The high levels of iodine-131 were measured in groundwater 45 feet beneath the reactor at Unit 1, Tokyo Electric Power spokesman Naoyuki Matsumo told reporters.

Matsumo emphasized that the local drinking water supply was not affected, which is the main way people might be harmed by iodine-131, which decays quickly, with half disappearing in eight days.

Contamination from the plant has also been seeping into the sea, though so far poses no threat to human health. Levels of radioactive iodine rose again Thursday in seawater some 360 yards from the shore to 4,385 times the legal limit.

Japan's Nuclear and Industrial Safety Agency said Thursday that consistently high levels found in seawater outside the plant may mean radiation is leaking out continuously.

"That is a possibility," Agency Deputy Director-General Hidehiko Nishiyama told a news conference when asked if there was continuous contamination of the sea.

He added that regulators and engineers did not know where the leaks may be.

On Wednesday, nuclear safety officials said seawater 300 yards outside the plant contained 3,355 times the legal limit of radioactivity.

Japanese officials are increasingly seeking outside help, including experts in eliminating contaminated water from French nuclear giant Areva. Experts and a robot from the U.S. have also arrived in Japan.

"The amount of water is enormous, and we need any wisdom available," nuclear safety agency spokesman Hidehiko Nishiyama said.

Areva CEO Anne Lauvergeon said she appreciated the enormity of the problem. Areva, a large supplier of nuclear fuel, sent staff with expertise in boiling water reactors and disposing of contaminated water and fuel rods.

"There is no precedent (for this kind of problem), and it's very complex," she said at a news conference in Tokyo.

Story: View images of quake, tsunami by date, location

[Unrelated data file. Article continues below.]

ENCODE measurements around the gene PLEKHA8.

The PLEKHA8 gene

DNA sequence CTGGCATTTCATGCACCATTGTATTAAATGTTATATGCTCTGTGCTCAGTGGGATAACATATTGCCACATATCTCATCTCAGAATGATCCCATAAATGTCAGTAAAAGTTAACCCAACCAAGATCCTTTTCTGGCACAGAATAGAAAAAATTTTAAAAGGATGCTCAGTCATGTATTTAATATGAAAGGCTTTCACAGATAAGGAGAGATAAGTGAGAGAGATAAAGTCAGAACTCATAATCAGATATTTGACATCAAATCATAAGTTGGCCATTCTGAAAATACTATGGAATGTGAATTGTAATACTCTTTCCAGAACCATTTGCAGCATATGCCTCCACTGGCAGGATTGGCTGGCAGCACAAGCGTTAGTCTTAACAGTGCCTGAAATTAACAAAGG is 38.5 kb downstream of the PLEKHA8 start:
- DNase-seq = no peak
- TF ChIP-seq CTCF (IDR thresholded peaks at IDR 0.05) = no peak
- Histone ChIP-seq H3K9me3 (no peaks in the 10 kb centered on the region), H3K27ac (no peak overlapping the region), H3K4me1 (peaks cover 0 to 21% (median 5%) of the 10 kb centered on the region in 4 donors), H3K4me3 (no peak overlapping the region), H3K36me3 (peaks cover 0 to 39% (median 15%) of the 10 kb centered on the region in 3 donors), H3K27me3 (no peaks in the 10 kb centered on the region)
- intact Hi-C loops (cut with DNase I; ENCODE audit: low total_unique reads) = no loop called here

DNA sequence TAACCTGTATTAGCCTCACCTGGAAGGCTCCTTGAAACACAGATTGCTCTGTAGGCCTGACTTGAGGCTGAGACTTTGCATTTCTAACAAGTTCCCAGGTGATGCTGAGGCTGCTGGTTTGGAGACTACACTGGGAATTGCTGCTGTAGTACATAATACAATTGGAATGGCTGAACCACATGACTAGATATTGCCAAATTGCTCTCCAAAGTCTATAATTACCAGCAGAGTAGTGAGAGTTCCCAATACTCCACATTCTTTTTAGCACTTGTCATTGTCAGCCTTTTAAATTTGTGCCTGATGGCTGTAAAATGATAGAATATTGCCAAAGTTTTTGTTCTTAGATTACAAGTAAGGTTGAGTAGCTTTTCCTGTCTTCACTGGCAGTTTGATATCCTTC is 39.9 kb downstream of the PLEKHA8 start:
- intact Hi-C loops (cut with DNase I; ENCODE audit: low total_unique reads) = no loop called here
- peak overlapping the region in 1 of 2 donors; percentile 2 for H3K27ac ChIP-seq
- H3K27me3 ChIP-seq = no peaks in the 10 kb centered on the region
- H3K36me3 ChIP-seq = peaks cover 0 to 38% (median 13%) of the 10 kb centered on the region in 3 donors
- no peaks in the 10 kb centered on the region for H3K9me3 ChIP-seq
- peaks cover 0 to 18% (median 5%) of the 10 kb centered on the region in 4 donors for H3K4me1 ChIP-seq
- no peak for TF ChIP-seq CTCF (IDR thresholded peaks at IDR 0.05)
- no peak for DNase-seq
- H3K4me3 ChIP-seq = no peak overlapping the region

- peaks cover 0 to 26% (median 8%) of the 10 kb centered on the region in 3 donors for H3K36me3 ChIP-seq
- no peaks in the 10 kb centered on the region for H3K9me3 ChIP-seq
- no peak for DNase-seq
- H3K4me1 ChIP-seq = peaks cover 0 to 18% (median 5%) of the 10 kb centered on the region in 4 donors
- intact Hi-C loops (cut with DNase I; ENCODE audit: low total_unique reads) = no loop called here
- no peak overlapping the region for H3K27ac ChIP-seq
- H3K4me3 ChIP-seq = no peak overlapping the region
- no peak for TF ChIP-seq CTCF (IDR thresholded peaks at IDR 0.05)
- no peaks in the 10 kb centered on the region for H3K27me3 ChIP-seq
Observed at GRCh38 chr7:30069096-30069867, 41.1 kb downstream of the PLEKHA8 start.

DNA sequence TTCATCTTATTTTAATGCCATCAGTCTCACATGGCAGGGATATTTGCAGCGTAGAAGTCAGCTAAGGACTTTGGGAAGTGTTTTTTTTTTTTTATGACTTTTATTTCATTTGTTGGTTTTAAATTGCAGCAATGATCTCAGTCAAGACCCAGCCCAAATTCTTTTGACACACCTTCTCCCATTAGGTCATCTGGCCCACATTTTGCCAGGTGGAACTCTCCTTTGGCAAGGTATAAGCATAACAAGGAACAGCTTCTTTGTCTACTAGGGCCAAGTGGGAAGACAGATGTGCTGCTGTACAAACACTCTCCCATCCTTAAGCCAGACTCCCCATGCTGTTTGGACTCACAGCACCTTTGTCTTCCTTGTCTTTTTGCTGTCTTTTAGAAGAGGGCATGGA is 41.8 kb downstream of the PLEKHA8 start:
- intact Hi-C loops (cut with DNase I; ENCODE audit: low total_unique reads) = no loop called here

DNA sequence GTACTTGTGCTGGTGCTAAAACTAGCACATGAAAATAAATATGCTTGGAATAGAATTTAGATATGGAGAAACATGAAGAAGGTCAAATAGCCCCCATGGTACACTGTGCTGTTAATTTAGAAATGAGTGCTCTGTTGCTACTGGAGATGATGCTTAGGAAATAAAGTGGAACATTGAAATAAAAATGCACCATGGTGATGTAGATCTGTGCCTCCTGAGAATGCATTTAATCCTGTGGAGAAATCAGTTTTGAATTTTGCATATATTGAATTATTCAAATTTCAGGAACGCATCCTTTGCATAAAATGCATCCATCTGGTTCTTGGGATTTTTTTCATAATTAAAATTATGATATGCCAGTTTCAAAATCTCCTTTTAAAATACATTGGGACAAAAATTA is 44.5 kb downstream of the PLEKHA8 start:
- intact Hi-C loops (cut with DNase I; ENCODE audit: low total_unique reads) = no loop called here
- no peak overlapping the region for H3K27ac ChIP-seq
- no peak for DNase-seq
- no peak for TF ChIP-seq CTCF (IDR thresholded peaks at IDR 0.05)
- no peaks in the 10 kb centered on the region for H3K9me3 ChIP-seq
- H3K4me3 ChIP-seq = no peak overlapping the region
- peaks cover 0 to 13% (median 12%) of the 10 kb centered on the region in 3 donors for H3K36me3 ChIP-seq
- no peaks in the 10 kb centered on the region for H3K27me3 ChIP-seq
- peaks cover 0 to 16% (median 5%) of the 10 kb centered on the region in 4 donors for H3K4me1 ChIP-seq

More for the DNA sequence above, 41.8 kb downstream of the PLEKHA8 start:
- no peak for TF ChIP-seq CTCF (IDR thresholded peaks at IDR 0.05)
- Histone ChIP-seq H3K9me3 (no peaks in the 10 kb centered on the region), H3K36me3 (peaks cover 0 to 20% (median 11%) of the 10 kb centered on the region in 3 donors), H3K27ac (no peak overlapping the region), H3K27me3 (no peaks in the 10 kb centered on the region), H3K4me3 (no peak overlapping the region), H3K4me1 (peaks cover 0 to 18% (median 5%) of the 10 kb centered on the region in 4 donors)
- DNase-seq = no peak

The U.S. has also sent a remote-controlled robot, and officials from TEPCO said they expect to use it within a few days for evaluating areas with high radiation.

In other developments:

  • Efforts to recover the bodies of tsunami and quake victims from the evacuation zone have been slowed by debris, but also by fears of radiation. Police dressed in full radiation suits retrieved 19 corpses from the rubble Wednesday, a police official said. Each officer wears a radiation detector and must leave the area whenever an alarm goes off — a frequent occurrence that has often dragged the operation to a halt, the official said. "We want to recover bodies quickly, but also must ensure the safety of police officers against nuclear radiation," he said. Local media have estimated hundreds of bodies remain.
  • Hundreds of evacuees from the area around the stricken nuclear plant are being turned away by hospitals and shelters because of fear they may be carrying radiation, a British newspaper reported. The Daily Telegraph said some officials were demanding that evacuees provide certificates proving they have not been exposed to contamination.
  • French President Nicolas Sarkozy arrived in Japan Thursday, the first leader to visit since the devastating earthquake and tsunami sparked the worst nuclear crisis since Chernobyl in 1986.